The latest digital version of All About Feed magazine can now be read online. In this issue, we look at the mycotoxin threats for dairy cows, a novel ingredient for salmon feed and the use of humic acid to boost performance of broilers.
A current project in Norway is looking at ways to make farmed fish diets more sustainable, as in less marine ingredients for example. The research, led by Margareth Øverland, aims at partially replacing fish meal in farmed fish diets with a yeast created from coniferous trees. “Many species of trees could be used to make fish feed, but it is the fibres of coniferous trees that make it special,” explained Professor Øverland in the article on page 8 of this issue of All About Feed.
The dairy industry is usually under constant mycotoxin attack due to the very high dry matter intake (DMI) per cow per day. Since 1989, the population of dairy cows has significantly dropped, while the milk production has remained relatively constant. These days, dairy cows produce a lot more milk than decades ago as a result of higher DMI. Higher DMI has led to increased intake of mycotoxins and their negative effects in ruminants. The solutions for dairy cows are further explained in the article from Radka Borutova on page 23 of this issue.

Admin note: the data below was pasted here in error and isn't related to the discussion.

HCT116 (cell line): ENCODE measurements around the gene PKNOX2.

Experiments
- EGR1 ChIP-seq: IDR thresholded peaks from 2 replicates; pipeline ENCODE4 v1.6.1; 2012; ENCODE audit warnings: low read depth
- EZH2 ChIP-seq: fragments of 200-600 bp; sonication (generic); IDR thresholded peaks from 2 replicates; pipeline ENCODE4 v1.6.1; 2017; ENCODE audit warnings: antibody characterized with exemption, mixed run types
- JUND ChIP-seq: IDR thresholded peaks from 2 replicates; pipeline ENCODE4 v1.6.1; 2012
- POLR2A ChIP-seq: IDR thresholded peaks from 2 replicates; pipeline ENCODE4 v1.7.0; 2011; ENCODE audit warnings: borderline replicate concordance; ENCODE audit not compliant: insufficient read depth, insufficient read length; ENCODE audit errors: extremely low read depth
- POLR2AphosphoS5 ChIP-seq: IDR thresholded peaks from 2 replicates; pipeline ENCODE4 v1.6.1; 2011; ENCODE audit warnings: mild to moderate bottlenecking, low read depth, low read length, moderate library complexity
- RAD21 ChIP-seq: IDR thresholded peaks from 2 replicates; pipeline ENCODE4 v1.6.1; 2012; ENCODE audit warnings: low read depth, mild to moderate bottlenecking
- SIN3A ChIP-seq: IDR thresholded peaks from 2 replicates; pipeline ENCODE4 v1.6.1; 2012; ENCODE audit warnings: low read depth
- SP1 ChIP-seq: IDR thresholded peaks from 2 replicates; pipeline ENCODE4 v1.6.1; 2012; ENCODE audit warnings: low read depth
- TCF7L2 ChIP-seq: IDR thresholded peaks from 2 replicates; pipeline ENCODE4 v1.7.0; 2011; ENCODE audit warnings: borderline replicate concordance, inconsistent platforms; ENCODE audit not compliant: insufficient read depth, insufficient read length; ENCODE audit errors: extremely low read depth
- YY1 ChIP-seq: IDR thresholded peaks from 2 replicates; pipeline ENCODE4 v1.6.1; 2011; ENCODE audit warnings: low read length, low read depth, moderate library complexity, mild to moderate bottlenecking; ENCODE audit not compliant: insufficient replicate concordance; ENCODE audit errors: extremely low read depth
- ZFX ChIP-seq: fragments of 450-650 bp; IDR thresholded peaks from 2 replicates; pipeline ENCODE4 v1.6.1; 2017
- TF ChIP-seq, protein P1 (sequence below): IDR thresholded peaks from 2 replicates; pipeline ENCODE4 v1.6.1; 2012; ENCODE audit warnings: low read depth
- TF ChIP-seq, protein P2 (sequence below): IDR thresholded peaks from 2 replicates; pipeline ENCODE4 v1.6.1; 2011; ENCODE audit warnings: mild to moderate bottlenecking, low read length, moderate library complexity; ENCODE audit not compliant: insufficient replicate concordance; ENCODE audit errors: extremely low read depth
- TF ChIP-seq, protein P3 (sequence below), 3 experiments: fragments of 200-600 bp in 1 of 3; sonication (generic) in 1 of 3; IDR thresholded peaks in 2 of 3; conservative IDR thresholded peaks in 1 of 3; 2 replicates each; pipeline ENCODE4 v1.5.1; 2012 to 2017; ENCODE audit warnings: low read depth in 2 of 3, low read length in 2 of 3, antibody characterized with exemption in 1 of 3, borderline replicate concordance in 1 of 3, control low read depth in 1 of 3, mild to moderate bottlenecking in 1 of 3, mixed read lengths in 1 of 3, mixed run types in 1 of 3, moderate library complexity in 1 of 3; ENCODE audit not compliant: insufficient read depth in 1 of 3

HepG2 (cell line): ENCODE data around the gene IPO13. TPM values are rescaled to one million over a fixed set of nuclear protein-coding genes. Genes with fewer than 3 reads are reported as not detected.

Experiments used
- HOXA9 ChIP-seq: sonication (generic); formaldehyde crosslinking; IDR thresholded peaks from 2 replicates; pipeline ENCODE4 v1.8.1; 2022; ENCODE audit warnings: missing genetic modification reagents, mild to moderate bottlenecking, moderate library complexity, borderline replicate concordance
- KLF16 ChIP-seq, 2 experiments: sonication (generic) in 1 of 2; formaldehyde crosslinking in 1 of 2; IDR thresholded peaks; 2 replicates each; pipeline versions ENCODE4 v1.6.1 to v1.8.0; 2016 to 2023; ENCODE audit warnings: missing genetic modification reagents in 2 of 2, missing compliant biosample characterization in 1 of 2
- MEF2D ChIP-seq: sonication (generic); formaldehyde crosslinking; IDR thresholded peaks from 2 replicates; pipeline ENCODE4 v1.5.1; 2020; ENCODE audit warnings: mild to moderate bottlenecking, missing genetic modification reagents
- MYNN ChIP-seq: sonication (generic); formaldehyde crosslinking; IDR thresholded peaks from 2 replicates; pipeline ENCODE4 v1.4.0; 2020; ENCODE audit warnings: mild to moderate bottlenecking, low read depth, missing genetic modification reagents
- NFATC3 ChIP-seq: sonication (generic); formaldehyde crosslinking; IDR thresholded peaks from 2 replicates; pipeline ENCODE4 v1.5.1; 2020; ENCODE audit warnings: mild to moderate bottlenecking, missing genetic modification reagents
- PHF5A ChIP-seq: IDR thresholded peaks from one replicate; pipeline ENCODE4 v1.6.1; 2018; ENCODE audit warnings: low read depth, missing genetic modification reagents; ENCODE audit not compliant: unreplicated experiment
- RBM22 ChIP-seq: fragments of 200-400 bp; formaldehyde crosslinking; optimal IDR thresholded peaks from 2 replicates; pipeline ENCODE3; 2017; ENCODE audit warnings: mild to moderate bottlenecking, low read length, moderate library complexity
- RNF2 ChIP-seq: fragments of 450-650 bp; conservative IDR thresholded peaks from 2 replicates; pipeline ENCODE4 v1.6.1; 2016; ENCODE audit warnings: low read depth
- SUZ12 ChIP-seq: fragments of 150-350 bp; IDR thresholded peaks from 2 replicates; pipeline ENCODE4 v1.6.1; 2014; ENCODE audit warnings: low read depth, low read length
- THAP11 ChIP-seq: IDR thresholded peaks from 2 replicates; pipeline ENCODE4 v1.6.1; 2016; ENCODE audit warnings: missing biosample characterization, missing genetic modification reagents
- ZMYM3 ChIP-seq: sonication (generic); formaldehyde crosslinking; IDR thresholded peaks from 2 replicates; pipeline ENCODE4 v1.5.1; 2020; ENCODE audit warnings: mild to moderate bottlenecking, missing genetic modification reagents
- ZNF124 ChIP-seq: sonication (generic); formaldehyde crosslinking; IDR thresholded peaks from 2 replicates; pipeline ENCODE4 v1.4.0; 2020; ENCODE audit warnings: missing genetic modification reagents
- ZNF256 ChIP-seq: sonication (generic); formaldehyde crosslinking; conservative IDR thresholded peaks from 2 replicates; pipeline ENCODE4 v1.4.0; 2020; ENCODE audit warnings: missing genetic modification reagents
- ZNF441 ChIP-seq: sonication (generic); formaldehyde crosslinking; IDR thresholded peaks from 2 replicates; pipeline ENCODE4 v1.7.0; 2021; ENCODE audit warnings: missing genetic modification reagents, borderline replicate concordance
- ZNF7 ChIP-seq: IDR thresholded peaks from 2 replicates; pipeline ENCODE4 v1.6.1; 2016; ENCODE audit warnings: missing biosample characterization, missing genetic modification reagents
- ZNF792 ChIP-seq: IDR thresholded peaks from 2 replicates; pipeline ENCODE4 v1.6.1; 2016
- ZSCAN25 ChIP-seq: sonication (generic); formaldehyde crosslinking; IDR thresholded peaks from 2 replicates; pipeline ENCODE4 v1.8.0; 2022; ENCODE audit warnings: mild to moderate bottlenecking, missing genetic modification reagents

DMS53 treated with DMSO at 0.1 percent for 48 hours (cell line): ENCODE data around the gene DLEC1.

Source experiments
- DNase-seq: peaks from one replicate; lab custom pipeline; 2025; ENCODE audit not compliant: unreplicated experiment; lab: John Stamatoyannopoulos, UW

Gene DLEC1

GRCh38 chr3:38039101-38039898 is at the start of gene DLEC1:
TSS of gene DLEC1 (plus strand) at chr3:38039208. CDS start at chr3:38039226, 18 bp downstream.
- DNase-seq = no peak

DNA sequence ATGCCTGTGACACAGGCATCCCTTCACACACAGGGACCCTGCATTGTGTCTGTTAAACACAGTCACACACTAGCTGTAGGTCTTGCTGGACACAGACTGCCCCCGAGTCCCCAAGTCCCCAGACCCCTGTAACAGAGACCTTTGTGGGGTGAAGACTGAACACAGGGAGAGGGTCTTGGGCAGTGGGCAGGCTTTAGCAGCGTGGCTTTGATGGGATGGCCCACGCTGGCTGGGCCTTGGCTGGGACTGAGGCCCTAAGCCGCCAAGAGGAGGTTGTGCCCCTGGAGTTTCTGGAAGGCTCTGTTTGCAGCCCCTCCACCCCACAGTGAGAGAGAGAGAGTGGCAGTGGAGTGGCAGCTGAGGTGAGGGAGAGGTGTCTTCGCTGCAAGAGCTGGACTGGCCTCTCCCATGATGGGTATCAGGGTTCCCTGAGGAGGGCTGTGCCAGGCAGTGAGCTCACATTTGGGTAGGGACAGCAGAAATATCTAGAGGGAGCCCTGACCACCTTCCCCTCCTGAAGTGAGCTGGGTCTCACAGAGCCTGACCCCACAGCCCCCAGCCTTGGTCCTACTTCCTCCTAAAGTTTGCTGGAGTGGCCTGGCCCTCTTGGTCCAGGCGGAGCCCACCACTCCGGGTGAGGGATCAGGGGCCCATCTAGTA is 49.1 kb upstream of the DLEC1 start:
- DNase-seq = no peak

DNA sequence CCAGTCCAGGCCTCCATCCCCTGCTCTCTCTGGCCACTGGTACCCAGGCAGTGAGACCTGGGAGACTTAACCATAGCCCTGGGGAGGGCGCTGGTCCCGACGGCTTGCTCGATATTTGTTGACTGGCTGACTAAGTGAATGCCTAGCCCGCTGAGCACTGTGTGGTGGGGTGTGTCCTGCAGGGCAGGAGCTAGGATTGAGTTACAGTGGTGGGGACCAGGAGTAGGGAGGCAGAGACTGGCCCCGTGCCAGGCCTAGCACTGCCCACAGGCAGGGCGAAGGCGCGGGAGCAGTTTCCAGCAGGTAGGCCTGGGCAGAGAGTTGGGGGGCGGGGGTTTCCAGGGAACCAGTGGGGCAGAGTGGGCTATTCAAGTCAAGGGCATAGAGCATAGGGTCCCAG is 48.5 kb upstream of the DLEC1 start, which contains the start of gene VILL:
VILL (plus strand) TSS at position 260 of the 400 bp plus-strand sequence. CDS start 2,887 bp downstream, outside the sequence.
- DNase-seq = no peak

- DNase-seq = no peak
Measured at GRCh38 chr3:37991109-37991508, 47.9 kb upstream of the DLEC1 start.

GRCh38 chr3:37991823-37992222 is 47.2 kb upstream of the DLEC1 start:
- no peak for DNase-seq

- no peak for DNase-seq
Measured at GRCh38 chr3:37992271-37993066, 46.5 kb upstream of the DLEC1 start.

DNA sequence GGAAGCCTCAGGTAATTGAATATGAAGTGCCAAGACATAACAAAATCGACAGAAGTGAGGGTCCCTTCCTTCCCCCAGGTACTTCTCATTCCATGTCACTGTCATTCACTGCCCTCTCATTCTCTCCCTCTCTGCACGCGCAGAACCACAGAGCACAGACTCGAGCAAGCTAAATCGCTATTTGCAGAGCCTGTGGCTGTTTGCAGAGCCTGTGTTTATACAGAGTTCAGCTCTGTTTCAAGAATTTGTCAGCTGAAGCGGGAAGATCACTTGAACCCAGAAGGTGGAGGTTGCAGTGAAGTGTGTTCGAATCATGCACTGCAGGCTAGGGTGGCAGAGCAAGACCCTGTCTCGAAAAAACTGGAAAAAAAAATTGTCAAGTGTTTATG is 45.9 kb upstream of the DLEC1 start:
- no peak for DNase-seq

Humic substances are a class of compounds resulting from decomposition of organic matter, particularly plants. A lot of studies and trials showed their capacity to inhibit bacterial and fungal growth (decreasing levels of mycotoxins in feed), reduced stress by hormones, and improved immune system, anti-inflammatory and antiviral properties as well as prevention and cure of intestinal disorders. Recent trials in broilers showed showed positive effect in the first and delicate phase of rearing (started phase) in broiler chicken when the humic acid supplement was added to the diet. Read more on page 26 of this issue.
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